Carlow hurlers not overawed mixing with Leinster’s big boys

Grace Walsh, Tullaroan GAA Club, Kilkenny, left; Trevor Giles, Skyrne, Meath; and Lauren Magee, Kilmacud Crokes, Dublin, at the launch of the Beko Club Bua programme 2019, the quality mark for Leinster GAA clubs. Picture:Stephen McCarthy

Carlow attacker Marty Kavanagh reckons a single win could be enough to preserve their Leinster SHC status and admitted they’re targeting the Dublin game in particular.

Carlow have made huge strides in recent seasons under Colm Bonnar, winning the Christy Ring and Joe McDonagh Cups in 2017 and 2018 and avoiding relegation from Division 1B of this season’s Allianz league.

Kavanagh, who top scored for Carlow with 0-49 in the league campaign, said they’re looking forward to the Championship.

One win was enough for Dublin to beat the drop last year and Carlow may feel their best chance of staying up this summer is by beating Dublin on June 2 in Carlow.

“Dublin at home is the game you’d look at to get a result but we can’t look past Galway and Kilkenny either, we play those first, because you just don’t know what’s going to happen on the day. Why not try to get a win in those?” said Kavanagh, who admitted they’re targeting their two home games in particular.

“Realistically, our two home games, against Kilkenny and Dublin, we’ll try to get the crowd behind us and hopefully get on top of them and see how it goes. Obviously Galway away is going to be very hard. We played Wexford a few times and always went well enough so we won’t mind going down there.”

Carlow lost to Dublin by 3-15 to 0-18 when they met in Round 1 of the league though followed it up with a shock 0-20 to 0-20 draw with Galway.

They meet Galway again in the Round 1 of the Championship on May 12 in Pearse Stadium and won’t have to face the injured Joe Canning.

“He’s been their main man for the last 10 or 12 years, so it does help us going up there,” said Kavanagh. “It would still be nice if he was playing. He was playing in Carlow in the league game.

“You can look at it two ways - it can be daunting or you can man up. For our lads, they’d look at it as a great task trying to handle him, which isn’t easy.”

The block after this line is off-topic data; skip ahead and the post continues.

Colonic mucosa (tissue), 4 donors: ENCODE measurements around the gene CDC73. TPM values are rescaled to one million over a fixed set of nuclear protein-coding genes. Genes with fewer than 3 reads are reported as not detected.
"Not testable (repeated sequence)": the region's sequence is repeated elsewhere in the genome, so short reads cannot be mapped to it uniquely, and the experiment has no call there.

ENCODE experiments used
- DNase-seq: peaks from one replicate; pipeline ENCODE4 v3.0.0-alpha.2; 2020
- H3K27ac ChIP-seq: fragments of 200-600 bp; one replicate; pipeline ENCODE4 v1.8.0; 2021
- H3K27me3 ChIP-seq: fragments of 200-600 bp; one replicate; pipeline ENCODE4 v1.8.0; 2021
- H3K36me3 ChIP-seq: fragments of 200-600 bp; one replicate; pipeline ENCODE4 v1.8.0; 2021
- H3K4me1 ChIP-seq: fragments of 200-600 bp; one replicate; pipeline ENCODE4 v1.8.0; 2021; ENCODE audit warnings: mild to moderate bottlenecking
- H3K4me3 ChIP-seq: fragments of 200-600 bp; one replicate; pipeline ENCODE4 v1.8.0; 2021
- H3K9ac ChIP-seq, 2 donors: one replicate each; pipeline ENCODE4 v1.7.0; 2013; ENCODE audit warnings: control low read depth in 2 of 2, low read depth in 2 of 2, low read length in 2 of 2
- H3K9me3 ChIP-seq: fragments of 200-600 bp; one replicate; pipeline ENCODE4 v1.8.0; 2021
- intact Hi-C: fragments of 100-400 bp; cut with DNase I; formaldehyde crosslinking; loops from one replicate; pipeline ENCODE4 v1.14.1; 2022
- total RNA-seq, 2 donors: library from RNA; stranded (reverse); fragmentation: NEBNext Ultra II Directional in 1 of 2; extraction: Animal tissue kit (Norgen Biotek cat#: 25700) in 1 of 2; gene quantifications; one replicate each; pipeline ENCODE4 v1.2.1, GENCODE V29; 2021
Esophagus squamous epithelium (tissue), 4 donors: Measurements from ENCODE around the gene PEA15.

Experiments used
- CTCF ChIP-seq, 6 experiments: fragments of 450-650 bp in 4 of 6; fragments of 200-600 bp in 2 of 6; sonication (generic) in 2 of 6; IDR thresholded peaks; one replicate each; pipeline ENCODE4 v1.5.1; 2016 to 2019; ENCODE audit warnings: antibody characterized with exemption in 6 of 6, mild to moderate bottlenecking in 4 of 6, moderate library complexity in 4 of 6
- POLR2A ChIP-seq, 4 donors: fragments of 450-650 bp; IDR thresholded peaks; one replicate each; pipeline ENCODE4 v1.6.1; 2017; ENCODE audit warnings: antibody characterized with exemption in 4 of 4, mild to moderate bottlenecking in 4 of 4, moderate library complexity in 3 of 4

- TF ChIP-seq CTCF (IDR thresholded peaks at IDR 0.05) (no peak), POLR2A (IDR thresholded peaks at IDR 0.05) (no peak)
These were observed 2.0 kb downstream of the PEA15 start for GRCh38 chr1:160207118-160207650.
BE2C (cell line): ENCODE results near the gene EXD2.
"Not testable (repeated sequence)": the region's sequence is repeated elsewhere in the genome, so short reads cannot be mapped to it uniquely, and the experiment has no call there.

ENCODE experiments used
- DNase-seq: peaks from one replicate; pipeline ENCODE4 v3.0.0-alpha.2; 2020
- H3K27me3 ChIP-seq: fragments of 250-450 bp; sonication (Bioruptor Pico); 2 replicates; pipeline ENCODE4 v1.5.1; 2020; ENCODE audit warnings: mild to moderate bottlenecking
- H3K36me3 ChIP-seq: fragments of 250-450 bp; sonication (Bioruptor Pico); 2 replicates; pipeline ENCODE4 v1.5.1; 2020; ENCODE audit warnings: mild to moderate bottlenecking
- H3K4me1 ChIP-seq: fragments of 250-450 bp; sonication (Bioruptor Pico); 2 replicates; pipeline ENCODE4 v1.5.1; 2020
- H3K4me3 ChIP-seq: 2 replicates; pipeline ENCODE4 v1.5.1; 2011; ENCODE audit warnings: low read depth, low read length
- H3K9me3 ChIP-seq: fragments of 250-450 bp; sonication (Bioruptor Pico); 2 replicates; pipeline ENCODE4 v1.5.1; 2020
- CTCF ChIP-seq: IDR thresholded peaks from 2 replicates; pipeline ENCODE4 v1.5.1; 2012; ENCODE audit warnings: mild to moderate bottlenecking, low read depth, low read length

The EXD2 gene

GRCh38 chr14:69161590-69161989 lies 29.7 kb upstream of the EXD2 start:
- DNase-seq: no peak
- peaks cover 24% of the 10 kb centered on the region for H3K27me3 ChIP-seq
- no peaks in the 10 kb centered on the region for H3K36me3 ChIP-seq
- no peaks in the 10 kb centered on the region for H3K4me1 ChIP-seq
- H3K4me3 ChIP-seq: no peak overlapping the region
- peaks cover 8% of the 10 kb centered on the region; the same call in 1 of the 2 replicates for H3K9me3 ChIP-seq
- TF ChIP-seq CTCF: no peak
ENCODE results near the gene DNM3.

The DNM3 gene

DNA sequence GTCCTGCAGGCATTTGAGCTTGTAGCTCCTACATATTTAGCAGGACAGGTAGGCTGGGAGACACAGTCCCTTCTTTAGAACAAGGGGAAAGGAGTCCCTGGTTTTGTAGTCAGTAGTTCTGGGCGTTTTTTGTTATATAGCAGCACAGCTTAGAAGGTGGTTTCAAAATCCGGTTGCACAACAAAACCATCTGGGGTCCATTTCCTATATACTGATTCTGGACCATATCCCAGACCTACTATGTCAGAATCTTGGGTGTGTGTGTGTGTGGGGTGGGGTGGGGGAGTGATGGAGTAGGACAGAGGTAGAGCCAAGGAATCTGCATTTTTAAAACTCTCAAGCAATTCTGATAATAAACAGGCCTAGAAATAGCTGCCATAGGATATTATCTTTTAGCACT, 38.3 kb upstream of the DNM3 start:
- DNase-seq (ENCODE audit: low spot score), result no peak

Kavanagh said that staying in the MacCarthy Cup proper is Carlow’s big ambition.

“Just to stay up would be the number one objective,” he said. “To be competitive in every game will be a lot of it as well. We’ve some really good hurlers and we’ve got savage belief in the group so we’ll be disappointed if we’re not competitive against any of the teams.

“And if you’re in those games with 15 or 20 minutes to go, you just don’t know what’s going to happen so that’s our objective, to stay up but to be competitive as well.”

Kavanagh admitted that things could be even better for Carlow if all the county’s best players were available.

“We’re competing at a good level but if you wrote down all the names that are good at hurling in the county, they’re not all in there,” he said.

The Leinster GAA Beko Bua programme is in its third year and seeks to reward best practice within clubs across the province.


More on this topic

Judge rules against Trump in financial records dispute with Congress

The pundit championship is no second-tier competition

David Tennant feels pressure of bringing Good Omens to the screen

Plastic bottle alternative gets spirited response from Charles

More in this Section

Victory sees Rovers keep pace with Dundalk

Hoban strikes late to break Bohs hearts again

Dream debut as teenager Bargary bags City winner

Tom Daley’s husband hits out at British Swimming in buggy row


Lifestyle

Irish Examiner Sustainability Month special: Are retailers meeting customer expectations for sustainable products?

Making the most of Irish strawberries - Michelle Darmody shares her recipes

Making Cents: Help protect the planet and occupy the kids

Good Omens and great expectations

More From The Irish Examiner